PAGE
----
Beyond that passage is a new section with a Mint (containing a second coin) and some government offices. A small mirror maze is to the south, but it’s easy to map and contains a copy of the Hitchhiker’s Guide to the Galaxy. To the north is an elephant, but I happen to still be carrying the mice around and they scare him away. At this point, rather unexpectedly, my gun explodes.
I haven’t been mentioning this, but every time we go to Krakafoon, I have to keep my gun in-hand and turned on to deal with Vogon patrols. It has to stay on because if you do not shoot them on the first turn that they appear, you will be killed. However, as you have the gun turned on, the screen gradually changes color to red and eventually it explodes. I try restoring back a ways, but it has been a long time since I was in Krakafoon. I end up biting the bullet and replaying the entire game from scratch to minimize turns with the gun on. In my next playthrough, I happen to notice that there is a duck in the steam room where I grabbed my towel before. The towel must have been on the duck and I didn’t notice when I picked it up. Other than that, everything went as before except much quicker.
|My map of Krakafoon!|
Exploring where I left off, I find a “robot stabilizer” in the government offices. With that in-hand, I can now pick up Marvin (on Betelgeuse) without him wandering off! I make a couple of runs to put all of the items that I picked up in the Inn and I win! Some trial and error shows that the key items were:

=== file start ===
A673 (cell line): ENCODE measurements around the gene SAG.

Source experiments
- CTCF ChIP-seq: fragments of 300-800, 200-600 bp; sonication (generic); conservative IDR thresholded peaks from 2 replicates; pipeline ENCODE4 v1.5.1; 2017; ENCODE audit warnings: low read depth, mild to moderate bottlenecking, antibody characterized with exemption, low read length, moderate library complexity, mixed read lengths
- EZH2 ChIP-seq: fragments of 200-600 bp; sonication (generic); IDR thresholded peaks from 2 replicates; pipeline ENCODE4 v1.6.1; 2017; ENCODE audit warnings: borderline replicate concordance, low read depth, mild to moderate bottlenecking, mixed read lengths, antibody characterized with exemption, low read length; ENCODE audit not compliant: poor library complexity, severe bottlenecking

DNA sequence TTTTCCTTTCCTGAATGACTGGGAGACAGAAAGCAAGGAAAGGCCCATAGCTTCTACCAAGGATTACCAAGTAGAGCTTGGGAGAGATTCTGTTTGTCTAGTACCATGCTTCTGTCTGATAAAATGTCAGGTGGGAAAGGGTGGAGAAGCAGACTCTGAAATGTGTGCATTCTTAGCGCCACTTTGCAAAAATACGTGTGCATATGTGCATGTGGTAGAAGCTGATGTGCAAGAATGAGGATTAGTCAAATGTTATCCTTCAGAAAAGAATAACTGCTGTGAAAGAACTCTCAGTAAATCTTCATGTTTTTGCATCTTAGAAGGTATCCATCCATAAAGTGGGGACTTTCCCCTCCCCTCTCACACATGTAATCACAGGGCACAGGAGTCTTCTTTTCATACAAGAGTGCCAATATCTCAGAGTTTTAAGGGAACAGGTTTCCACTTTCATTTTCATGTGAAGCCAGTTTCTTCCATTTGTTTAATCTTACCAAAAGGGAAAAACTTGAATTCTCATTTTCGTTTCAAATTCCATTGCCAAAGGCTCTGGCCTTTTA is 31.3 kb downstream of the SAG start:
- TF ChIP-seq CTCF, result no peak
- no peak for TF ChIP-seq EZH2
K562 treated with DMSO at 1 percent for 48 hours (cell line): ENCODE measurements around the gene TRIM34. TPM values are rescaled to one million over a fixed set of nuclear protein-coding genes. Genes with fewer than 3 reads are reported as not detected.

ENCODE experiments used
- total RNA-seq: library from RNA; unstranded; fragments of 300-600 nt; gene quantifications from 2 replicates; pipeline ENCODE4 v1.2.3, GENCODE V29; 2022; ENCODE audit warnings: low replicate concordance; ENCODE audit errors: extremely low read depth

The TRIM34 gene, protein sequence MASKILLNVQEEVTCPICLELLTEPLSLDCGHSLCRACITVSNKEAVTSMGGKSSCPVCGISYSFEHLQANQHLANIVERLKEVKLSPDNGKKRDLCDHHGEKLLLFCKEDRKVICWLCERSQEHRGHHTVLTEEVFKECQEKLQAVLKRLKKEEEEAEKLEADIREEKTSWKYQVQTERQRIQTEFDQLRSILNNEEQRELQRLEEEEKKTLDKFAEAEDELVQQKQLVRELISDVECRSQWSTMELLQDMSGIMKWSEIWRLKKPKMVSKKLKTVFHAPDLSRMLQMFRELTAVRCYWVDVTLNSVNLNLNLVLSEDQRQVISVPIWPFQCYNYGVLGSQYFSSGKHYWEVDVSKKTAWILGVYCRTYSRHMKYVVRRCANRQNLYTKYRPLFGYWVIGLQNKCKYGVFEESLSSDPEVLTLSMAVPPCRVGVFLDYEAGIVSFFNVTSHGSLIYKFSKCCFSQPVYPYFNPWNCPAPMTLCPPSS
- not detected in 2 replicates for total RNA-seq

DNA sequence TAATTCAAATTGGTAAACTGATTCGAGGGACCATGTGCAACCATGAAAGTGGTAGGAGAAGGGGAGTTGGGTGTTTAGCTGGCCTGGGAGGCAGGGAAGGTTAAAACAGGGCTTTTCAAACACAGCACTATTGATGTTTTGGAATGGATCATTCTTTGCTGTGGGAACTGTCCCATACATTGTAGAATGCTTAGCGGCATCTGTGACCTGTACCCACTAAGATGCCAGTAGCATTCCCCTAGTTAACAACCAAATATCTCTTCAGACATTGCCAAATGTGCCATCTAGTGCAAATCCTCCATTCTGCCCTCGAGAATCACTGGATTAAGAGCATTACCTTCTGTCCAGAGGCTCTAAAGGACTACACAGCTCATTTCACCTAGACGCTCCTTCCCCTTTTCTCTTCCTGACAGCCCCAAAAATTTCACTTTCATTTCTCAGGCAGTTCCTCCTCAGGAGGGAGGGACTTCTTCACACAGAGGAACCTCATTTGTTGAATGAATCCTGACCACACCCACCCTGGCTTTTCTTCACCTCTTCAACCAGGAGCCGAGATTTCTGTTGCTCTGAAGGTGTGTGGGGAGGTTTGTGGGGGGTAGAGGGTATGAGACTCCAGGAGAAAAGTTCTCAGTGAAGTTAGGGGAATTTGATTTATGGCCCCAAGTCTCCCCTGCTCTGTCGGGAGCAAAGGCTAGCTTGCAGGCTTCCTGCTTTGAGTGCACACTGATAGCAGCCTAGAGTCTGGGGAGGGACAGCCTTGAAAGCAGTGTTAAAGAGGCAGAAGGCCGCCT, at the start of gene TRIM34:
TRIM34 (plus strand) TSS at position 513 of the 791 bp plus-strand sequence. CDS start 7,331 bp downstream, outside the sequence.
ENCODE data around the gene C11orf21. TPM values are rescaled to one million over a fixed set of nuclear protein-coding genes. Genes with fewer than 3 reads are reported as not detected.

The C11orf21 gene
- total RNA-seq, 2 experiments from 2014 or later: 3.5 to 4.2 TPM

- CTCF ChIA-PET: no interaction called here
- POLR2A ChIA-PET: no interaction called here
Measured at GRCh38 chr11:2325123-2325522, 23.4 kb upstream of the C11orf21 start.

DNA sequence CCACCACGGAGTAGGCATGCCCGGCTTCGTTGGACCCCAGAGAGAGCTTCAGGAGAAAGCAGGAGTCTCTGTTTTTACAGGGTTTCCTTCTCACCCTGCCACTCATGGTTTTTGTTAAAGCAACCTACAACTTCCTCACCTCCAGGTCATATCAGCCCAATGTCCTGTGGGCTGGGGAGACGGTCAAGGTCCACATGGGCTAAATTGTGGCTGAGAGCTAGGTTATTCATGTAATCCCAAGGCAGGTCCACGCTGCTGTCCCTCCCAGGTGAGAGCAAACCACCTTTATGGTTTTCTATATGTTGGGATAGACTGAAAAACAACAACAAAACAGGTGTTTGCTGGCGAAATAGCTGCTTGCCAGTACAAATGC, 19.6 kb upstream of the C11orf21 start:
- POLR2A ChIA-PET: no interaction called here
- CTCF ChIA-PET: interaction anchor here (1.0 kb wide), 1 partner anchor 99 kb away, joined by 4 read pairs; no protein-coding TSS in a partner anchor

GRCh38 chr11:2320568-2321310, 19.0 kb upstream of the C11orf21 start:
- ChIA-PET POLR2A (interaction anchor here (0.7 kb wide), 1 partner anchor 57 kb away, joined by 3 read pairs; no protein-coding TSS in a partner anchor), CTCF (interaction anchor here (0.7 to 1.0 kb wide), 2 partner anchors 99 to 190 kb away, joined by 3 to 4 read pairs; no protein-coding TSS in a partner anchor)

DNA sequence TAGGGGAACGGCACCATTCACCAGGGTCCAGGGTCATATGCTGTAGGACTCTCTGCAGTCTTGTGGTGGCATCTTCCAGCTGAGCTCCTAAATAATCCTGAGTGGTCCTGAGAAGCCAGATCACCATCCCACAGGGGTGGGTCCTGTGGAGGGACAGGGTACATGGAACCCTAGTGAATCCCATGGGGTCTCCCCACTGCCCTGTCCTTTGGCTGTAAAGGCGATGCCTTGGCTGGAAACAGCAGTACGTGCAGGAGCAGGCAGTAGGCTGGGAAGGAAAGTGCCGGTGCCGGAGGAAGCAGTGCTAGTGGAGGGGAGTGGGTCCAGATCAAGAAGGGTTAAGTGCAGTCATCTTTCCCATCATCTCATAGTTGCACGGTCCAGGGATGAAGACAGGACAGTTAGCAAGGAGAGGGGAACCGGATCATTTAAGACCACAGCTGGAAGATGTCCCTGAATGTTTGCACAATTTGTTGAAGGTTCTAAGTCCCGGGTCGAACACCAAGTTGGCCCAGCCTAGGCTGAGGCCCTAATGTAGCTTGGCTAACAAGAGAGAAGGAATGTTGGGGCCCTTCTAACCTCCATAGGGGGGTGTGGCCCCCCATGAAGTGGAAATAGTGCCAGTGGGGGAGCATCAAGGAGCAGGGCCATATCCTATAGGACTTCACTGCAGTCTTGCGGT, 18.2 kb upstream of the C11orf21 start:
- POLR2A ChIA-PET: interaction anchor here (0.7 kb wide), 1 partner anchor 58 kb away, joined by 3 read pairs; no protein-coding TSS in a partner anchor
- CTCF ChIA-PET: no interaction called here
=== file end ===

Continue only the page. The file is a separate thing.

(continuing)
- The Babelfish
- The Towel
- The Hitchhiker’s Guide
- The Duck
You might be asking yourself why the duck is a key item and not, for example, the sunglasses or Scrabble tiles? I have absolutely no idea. Does anyone remember a duck in the books because I sure don’t.
|Seriously? That’s it?|
This is likely to be, without a doubt, the most disappointing ending screen of any games that we have played so far. Four words! I know memory was at a premium in those days, but this seems a bit ridiculous. All in all, it wasn’t terrible and I am eager to see how it does in our scoring. It was frustrating but fun enough, especially as the puzzles started to click into place. Before we get there, let’s take a look at the non-Hitchhiker’s version: Cosmic Capers.